The Parliamentary Budget Office released new numbers last week showing the status of the public civil service. The numbers show the number of non-uniform staff in the Department of Defense rose to 27,177 by the end of the 2011-12 fiscal year from 20,978 in the 2005-06 fiscal year.
The 30% increase in the Defense Department far exceeds the net 14% increase in the entire civil service.
Prime Minister Stephen Harper sent a letter to Defense Minister Peter MacKay last year telling him to second look the cuts he can make in his department, after seeing the swelling of administration that needs to be gutted.
Retired lieutenant-general Andrew Leslie gave the same warning in 2011 when he released his report on overhauling the military: Drastically cut the bureaucracy that was created for the Afghan war.
Two years after this report, however, it turns out the cuts MacKay chose to make hurt our men and women in uniform, the very people he was supposed to protect. The bureaucracy remains bloated, and the Canadian military is paying the price. It isn't that the military is underfunded, it's that the funding is wasted in bureaucracy.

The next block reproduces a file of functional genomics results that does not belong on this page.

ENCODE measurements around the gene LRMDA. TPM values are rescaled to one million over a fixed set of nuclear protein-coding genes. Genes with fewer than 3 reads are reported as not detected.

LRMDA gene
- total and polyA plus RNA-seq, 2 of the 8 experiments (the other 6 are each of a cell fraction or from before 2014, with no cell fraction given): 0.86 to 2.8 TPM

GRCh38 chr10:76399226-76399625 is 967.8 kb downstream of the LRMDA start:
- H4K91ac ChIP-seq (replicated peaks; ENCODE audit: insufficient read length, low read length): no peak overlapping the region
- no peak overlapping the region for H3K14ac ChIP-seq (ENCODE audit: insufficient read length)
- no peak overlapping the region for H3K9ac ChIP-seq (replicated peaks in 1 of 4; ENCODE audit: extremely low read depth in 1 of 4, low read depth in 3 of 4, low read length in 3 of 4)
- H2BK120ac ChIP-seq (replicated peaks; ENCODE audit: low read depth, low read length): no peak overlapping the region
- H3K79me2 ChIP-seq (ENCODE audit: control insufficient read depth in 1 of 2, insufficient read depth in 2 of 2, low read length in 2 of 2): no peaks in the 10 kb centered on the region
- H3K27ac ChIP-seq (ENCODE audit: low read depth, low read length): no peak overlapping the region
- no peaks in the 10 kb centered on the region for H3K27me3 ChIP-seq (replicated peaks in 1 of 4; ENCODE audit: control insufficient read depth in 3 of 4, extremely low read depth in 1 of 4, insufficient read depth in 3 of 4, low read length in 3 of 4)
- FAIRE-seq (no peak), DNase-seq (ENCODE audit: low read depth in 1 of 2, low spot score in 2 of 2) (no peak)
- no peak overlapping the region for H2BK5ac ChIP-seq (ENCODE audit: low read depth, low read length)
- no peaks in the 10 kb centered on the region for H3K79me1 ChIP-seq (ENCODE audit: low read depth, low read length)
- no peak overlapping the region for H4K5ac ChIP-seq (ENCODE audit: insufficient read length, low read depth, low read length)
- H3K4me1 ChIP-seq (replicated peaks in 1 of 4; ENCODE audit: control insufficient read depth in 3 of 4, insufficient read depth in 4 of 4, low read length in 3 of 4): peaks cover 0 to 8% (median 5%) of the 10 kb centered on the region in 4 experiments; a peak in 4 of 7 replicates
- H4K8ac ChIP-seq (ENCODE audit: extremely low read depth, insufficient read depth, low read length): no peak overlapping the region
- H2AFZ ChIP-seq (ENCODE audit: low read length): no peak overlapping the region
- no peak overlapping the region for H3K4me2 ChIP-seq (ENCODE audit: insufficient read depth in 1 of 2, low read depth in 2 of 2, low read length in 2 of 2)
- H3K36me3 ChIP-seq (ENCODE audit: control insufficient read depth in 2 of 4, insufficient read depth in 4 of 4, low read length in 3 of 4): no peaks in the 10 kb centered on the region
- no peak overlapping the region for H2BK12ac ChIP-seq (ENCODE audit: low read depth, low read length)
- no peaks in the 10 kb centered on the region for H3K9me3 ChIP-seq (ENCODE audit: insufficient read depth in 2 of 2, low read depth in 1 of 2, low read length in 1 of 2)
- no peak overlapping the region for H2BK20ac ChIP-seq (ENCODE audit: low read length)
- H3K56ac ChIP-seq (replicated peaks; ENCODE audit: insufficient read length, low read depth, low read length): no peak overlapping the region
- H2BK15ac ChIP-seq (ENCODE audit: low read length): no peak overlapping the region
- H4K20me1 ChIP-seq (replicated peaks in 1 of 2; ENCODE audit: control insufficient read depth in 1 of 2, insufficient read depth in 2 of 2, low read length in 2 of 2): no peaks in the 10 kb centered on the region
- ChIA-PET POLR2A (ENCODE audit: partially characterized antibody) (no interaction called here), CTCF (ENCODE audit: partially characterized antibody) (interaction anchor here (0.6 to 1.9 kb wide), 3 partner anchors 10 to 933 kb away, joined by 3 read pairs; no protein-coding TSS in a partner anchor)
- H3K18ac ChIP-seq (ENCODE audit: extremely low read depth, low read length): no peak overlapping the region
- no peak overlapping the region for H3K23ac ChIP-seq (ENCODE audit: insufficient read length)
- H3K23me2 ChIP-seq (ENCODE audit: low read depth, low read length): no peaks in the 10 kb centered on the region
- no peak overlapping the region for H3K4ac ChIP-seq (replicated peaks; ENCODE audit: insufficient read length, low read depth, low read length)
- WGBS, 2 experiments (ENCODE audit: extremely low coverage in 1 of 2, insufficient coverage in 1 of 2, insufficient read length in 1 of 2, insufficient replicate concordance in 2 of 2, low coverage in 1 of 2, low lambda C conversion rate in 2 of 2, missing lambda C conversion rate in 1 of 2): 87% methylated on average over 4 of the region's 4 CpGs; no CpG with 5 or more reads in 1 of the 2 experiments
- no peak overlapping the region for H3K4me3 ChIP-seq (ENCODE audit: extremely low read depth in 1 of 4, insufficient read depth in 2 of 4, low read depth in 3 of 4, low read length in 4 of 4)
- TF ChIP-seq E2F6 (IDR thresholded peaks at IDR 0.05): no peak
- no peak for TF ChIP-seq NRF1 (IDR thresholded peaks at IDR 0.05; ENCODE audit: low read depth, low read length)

The 2011 report also noted the civil service increase in the department "had been the highest in absolute and relative terms."
A spokesperson for MacKay said they aim to reduce the number from 29,348 to 25,408 by the end of this fiscal year. However, this reduction is a far cry from former Liberal Prime Minister Jean Chretien's clean up of bureaucracy which reduced the number of civil servants in the department of defense to 17,037 in the 1999.
"This is in line with our department's transition to a lower pace of operations following the end of the combat mission in Afghanistan," Paloma Aguilar said in a statement.